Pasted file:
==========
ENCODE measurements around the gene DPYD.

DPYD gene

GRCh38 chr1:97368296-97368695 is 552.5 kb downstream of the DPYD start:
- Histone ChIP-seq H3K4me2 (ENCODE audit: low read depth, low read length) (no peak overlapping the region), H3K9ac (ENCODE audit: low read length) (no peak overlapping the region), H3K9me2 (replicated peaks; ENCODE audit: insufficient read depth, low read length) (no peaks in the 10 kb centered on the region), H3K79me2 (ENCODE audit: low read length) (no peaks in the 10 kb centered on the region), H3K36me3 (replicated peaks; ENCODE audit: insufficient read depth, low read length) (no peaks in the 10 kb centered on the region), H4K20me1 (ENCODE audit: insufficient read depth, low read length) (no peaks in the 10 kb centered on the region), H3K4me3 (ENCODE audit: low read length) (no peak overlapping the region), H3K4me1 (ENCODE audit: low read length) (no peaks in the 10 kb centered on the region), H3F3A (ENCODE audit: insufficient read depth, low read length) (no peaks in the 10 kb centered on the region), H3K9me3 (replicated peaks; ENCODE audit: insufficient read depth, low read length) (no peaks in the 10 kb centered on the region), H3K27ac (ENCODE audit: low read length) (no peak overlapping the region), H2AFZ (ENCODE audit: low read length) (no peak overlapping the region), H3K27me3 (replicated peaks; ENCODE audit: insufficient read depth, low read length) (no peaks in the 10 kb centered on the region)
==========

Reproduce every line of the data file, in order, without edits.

ENCODE measurements around the gene DPYD.

DPYD gene

GRCh38 chr1:97368296-97368695 is 552.5 kb downstream of the DPYD start:
- Histone ChIP-seq H3K4me2 (ENCODE audit: low read depth, low read length) (no peak overlapping the region), H3K9ac (ENCODE audit: low read length) (no peak overlapping the region), H3K9me2 (replicated peaks; ENCODE audit: insufficient read depth, low read length) (no peaks in the 10 kb centered on the region), H3K79me2 (ENCODE audit: low read length) (no peaks in the 10 kb centered on the region), H3K36me3 (replicated peaks; ENCODE audit: insufficient read depth, low read length) (no peaks in the 10 kb centered on the region), H4K20me1 (ENCODE audit: insufficient read depth, low read length) (no peaks in the 10 kb centered on the region), H3K4me3 (ENCODE audit: low read length) (no peak overlapping the region), H3K4me1 (ENCODE audit: low read length) (no peaks in the 10 kb centered on the region), H3F3A (ENCODE audit: insufficient read depth, low read length) (no peaks in the 10 kb centered on the region), H3K9me3 (replicated peaks; ENCODE audit: insufficient read depth, low read length) (no peaks in the 10 kb centered on the region), H3K27ac (ENCODE audit: low read length) (no peak overlapping the region), H2AFZ (ENCODE audit: low read length) (no peak overlapping the region), H3K27me3 (replicated peaks; ENCODE audit: insufficient read depth, low read length) (no peaks in the 10 kb centered on the region)